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Let GRAPHS be the set of all directed graphs.

Is there a set of strings STRYNGS such that there exists a bijection between GRAPHS and STRYNGS?

The canonical definition of directed graph comes to mind:
An ordered pair of two sets, (V, E) such that V is a set of vertices and E is a set of ordered pairs of elements in V.

Perhaps the following string is in the set of strings:

(  {0, 1, 2} ,    {(0, 1), (1, 0), (1, 2), (2, 0)}   )

Maybe we can use Zermelo's definition of natural number:

1 = { }     
2 = {{ }}      
3 = {{{ }}} 
and so on...

The following two graphs are isomorphic:

(  {0, 1, 2} ,    {(0, 1), (1, 0), (1, 2), (2, 0)}   )
(  {9, 5, 3} ,    {(9, 5), (5, 9), (5, 3), (3, 9)}   )

STRYNGS need not contain all graphs per se, but merely at least one representative from each equivalence class defined by the graph isomorphism relation.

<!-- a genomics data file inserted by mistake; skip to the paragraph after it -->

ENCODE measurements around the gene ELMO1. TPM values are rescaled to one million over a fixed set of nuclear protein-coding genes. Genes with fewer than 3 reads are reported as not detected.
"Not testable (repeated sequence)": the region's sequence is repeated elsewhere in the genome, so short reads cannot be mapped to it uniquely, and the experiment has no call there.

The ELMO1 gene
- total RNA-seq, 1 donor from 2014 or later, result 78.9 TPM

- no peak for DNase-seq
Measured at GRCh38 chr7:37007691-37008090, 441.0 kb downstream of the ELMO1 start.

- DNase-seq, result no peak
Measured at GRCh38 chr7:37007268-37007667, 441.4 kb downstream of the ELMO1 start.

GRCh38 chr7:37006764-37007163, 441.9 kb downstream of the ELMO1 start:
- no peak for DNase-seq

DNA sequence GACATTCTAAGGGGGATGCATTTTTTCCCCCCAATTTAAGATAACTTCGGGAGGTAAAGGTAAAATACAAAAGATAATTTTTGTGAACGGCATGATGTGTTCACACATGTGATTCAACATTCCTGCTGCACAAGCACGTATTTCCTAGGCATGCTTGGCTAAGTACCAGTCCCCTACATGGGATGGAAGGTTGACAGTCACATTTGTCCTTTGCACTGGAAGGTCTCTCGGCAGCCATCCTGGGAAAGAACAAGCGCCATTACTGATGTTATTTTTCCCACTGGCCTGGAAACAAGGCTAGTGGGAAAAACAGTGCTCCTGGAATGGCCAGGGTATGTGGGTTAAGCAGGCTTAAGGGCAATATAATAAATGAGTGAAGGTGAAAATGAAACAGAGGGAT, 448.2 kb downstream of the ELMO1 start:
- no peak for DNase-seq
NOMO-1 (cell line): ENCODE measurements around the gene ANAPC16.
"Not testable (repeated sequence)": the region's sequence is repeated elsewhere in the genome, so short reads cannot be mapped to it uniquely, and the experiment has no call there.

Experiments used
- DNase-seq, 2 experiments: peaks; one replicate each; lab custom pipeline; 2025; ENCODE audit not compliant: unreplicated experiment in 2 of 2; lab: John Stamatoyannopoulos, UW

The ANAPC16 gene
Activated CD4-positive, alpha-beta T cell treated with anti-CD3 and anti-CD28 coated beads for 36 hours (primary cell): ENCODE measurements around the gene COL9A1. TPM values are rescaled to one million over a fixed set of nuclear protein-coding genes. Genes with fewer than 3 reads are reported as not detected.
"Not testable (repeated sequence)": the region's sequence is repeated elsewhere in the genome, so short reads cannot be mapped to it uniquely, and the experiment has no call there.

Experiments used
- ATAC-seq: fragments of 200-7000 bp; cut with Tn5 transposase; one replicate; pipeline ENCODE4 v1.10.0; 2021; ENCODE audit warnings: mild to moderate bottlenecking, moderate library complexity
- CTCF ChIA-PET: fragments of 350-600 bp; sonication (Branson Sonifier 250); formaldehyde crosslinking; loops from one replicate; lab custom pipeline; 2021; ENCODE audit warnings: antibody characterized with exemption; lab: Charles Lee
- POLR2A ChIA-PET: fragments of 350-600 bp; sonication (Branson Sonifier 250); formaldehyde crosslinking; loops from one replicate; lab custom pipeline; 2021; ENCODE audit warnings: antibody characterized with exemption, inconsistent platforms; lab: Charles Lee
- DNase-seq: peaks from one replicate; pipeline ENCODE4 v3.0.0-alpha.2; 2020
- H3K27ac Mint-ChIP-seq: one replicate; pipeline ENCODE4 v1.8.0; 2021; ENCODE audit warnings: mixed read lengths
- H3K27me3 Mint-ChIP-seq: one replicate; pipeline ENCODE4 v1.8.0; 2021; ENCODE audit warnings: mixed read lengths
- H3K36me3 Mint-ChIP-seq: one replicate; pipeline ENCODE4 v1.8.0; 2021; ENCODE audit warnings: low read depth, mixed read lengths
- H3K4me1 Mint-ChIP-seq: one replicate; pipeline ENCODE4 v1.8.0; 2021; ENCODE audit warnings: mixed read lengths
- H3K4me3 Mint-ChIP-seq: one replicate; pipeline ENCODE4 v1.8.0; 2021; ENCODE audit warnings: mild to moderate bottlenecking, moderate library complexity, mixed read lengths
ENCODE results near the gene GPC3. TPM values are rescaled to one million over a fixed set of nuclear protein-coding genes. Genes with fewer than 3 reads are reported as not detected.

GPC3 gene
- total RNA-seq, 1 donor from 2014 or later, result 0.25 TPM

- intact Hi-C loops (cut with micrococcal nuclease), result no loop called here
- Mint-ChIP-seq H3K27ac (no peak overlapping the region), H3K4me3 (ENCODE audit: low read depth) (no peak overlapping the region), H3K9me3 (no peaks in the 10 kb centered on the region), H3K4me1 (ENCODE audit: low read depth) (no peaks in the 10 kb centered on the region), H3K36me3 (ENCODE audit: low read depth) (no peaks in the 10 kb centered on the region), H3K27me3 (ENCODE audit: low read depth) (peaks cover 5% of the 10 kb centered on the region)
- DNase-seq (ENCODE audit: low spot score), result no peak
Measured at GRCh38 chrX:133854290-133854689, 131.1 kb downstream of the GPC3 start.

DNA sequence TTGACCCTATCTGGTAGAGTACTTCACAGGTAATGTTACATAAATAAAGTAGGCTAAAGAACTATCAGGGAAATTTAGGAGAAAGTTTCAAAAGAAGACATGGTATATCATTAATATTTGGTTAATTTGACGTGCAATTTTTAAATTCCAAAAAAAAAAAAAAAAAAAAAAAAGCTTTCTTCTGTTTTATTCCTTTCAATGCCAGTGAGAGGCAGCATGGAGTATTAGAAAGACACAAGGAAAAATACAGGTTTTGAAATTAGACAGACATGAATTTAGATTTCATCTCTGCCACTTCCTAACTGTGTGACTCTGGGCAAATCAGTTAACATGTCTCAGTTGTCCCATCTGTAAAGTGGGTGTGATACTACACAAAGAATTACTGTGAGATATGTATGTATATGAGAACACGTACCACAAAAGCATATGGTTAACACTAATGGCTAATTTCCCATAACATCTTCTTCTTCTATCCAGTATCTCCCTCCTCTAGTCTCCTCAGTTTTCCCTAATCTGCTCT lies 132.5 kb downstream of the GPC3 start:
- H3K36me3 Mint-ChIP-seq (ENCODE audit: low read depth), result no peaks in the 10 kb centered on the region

If there there exists such set of strings STRYNGS, and there exists a bijection between the strings and the set of digraphs GRAPHS, does there also exist a grammar describing STRYNGS?

The grammar can be Context-sensitive, context-free or otherwise; any kind of grammar will do.

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  • $\begingroup$ Just in case you have not noticed, unrestricted grammar is equivalent to Turing machines. $\endgroup$ – Apass.Jack Jan 6 at 3:14
  • $\begingroup$ With respect to the above comment, I recommend that you update your question to "does there exist a context-sensitive grammar that describes STRYNGS?". $\endgroup$ – Apass.Jack Jan 6 at 3:24

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